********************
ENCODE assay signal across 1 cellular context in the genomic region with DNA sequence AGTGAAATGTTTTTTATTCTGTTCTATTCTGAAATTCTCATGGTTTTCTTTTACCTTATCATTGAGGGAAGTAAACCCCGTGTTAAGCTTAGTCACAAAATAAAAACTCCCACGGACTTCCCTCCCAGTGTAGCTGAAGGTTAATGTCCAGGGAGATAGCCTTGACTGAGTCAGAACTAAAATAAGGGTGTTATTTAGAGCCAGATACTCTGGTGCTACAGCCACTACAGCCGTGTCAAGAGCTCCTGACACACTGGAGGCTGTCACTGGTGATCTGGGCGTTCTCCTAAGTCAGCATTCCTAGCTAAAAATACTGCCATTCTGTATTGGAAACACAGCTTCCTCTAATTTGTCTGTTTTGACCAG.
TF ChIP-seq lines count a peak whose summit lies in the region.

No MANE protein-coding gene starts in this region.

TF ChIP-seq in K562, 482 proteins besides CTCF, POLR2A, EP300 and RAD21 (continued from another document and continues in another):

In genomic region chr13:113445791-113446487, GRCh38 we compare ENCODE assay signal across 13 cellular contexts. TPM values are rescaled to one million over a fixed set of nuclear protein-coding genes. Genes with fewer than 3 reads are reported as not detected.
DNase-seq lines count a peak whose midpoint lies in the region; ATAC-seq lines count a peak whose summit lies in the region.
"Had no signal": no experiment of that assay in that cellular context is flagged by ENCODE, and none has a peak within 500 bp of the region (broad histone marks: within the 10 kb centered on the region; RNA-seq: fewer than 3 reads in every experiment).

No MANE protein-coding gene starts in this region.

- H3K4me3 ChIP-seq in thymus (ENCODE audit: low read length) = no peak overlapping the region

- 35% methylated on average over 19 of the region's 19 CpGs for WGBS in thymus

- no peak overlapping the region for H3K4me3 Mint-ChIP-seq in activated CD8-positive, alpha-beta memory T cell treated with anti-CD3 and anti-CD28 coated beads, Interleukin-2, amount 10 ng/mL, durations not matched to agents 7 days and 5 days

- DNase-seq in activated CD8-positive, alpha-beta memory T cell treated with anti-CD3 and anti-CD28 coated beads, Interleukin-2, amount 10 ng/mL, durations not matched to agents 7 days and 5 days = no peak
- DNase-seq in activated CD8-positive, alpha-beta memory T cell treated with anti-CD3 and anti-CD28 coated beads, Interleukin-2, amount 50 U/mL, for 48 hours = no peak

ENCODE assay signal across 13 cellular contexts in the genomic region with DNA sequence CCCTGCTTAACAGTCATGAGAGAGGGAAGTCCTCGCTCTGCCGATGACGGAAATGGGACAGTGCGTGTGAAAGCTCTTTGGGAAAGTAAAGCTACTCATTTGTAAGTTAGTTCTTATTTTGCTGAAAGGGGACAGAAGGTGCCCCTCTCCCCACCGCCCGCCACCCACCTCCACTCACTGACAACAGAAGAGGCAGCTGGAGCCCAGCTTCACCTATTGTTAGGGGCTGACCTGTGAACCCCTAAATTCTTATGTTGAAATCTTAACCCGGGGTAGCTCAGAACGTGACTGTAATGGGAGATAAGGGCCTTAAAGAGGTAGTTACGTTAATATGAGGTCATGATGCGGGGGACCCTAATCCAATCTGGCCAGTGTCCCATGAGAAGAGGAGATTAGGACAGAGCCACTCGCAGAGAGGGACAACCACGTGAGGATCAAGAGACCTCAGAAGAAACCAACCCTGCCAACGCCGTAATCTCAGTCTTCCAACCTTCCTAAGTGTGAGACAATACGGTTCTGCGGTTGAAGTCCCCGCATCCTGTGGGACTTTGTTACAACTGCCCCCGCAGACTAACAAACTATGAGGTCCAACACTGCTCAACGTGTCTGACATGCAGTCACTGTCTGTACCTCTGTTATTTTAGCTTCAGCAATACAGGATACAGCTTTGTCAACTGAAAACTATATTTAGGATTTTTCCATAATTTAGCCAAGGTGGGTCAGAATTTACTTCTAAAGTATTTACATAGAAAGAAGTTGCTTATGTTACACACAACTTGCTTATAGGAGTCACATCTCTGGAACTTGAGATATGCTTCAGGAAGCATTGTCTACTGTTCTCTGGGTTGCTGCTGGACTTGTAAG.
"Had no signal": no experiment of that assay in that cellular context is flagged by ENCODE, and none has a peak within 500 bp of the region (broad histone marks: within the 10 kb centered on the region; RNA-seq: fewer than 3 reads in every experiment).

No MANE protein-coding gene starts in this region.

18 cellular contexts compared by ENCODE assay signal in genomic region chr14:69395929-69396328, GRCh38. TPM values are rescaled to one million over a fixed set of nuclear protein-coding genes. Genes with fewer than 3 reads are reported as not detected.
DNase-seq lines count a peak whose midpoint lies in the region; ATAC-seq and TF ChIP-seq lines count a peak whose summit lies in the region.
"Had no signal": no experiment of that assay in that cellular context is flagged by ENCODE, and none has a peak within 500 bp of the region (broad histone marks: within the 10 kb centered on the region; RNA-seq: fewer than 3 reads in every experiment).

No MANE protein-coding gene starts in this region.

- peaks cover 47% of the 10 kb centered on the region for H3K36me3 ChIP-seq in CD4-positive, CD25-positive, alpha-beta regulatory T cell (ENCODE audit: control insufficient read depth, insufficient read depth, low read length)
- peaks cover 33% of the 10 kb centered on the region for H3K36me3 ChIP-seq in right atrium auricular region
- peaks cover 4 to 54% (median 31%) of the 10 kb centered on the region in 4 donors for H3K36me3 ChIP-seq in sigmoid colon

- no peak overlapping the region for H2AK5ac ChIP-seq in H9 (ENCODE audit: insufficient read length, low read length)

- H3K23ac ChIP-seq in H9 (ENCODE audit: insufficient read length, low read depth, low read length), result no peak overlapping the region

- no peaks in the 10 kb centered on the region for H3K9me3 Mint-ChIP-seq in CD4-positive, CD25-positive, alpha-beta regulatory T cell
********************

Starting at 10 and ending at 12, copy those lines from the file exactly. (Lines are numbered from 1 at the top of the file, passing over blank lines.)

- 35% methylated on average over 19 of the region's 19 CpGs for WGBS in thymus

- no peak overlapping the region for H3K4me3 Mint-ChIP-seq in activated CD8-positive, alpha-beta memory T cell treated with anti-CD3 and anti-CD28 coated beads, Interleukin-2, amount 10 ng/mL, durations not matched to agents 7 days and 5 days

- DNase-seq in activated CD8-positive, alpha-beta memory T cell treated with anti-CD3 and anti-CD28 coated beads, Interleukin-2, amount 10 ng/mL, durations not matched to agents 7 days and 5 days = no peak